So onto my latest adventure with my photoshop time machine...  This time I stayed closer to home (Colchester, Essex, UK), and also not quite so far back in time.  I finally settled on the early to mid 1970's; possibly around 1974. Last summer I took a shot of an open air music festival in my local town park. The actual content in the photograph had nothing which linked it to 2011. In fact, it reminded me of a folk festival from the 1970s. I pushed the image through my photoshop time machine, adding some bad over exposure, hopeless focus, leaking film flare, blue-green process tones and a white border; all reminiscent of photography from cheap kodak instamatic cameras from my early childhood.

This is rather like the hipstamatic apps available on the iphone, which are incredibly popular with iphonographers. I just wanted to go through the process myself...   just for fun.

Thursday, 26 January 2012

Not quite quick enough

Whilst wandering through the City of London last night, I was half heartedly taking a few shots of people and buildings. I have to admit that my night time photography, without tripod or flash, is hit and miss. With my shutter speeds down, and my ISO right up, I was getting a slight blur on most of my images. There is not always a lamp post or a wall to rest against.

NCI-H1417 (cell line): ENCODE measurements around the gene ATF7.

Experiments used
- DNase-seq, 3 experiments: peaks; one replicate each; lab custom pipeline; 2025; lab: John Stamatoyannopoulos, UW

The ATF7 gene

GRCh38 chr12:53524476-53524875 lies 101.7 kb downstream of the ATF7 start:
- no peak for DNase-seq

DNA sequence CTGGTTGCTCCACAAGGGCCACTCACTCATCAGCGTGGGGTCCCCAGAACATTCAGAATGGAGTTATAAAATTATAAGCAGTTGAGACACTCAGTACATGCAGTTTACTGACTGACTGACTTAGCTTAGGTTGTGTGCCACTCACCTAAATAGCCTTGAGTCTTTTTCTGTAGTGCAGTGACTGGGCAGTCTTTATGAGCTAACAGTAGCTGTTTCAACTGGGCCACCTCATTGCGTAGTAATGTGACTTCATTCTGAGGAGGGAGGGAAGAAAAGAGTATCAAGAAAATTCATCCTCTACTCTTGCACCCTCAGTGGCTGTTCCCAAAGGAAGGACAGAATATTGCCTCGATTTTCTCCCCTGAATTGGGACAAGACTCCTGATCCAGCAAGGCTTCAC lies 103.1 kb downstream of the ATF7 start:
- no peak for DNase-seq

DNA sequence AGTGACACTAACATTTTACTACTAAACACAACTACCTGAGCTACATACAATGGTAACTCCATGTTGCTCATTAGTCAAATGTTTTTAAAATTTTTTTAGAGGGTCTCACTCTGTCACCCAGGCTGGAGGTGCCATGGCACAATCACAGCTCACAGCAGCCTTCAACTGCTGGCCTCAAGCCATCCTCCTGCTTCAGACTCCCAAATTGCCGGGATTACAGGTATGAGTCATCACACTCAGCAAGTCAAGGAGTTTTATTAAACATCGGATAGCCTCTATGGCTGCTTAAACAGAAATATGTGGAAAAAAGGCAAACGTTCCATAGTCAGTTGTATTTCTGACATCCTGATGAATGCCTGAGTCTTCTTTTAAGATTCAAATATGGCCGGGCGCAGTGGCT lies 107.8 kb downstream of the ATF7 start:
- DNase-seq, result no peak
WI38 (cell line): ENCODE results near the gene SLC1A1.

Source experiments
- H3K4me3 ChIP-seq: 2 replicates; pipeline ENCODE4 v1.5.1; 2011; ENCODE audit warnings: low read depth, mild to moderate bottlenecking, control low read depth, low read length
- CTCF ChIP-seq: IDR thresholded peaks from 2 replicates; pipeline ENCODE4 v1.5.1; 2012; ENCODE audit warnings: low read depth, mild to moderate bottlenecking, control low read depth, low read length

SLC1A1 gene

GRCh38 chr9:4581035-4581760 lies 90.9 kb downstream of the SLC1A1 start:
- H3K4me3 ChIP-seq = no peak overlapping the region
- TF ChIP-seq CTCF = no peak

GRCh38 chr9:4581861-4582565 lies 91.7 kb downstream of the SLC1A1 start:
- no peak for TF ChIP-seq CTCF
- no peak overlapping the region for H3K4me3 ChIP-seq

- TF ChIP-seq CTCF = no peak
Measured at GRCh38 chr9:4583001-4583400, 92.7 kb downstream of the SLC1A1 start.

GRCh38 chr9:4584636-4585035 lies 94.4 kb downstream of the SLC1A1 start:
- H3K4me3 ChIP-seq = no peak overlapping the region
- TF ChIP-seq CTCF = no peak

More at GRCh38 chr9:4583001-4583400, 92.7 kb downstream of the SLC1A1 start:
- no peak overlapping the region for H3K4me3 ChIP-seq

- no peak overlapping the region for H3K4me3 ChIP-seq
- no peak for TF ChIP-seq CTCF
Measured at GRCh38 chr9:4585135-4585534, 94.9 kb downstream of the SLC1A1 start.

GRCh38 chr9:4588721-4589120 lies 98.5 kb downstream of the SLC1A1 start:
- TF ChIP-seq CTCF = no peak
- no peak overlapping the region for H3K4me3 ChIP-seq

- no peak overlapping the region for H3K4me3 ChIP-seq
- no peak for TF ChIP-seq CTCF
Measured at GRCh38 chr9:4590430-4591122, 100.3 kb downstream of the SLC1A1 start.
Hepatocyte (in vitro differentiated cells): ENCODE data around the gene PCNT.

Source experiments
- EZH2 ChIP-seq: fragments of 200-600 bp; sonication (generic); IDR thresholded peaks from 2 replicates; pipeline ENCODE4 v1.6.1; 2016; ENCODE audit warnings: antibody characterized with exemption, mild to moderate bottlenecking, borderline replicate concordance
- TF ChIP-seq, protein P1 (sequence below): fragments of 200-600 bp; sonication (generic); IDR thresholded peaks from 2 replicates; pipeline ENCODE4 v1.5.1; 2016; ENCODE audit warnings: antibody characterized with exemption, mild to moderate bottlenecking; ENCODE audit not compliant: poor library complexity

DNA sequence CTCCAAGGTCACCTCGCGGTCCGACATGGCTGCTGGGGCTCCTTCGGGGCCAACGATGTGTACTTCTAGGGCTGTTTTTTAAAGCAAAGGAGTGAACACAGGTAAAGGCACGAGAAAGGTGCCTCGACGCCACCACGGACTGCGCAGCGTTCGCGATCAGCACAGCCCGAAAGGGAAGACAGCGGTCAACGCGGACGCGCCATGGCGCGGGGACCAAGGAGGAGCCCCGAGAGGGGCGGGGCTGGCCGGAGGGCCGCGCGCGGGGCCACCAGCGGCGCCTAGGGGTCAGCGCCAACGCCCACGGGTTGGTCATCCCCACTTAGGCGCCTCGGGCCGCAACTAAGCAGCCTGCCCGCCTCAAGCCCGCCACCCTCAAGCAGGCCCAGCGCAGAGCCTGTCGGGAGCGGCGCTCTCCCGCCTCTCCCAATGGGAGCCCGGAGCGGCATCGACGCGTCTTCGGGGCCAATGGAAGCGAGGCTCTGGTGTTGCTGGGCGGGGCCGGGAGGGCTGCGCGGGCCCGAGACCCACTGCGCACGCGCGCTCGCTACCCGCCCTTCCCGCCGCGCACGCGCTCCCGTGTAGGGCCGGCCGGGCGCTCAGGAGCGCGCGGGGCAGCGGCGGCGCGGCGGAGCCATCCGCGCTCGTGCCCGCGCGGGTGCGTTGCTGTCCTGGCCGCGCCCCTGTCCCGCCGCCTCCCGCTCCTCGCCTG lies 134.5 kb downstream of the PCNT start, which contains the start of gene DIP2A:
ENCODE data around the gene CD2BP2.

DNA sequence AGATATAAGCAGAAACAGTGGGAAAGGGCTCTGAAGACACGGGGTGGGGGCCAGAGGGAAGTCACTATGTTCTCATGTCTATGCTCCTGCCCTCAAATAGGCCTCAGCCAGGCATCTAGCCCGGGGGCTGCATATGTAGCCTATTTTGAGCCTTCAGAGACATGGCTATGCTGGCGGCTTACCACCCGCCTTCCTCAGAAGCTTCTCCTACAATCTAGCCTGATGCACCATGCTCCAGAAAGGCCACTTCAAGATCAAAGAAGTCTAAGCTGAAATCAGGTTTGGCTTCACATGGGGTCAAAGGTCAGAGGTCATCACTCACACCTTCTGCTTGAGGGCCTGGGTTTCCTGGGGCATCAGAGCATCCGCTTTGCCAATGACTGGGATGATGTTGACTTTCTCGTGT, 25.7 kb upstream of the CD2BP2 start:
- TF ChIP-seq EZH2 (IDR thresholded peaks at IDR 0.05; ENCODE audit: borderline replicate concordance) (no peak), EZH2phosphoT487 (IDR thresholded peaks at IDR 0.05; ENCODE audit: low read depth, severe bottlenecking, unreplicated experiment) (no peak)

I spotted the chance of what I hoped would be the image of the night. Mixing slow shutter speed for a little traffic blur, and hoping my subject would stand dead still for me, I knealt down and took the shot.

If I had more time to compose and adjust the settings, if it had taken longer for the young lady to cross the road, if I had a regular supply of London buses driving past; then maybe the results would have been perfectly sharp. Instead, the result was slightly blurred; and the moment was then lost.

The shape of the woman's coat, and the iconic background of the bus could have made for a great shot. But after all this said, I am still happy with the result.

Sunday, 22 January 2012

London Science Museum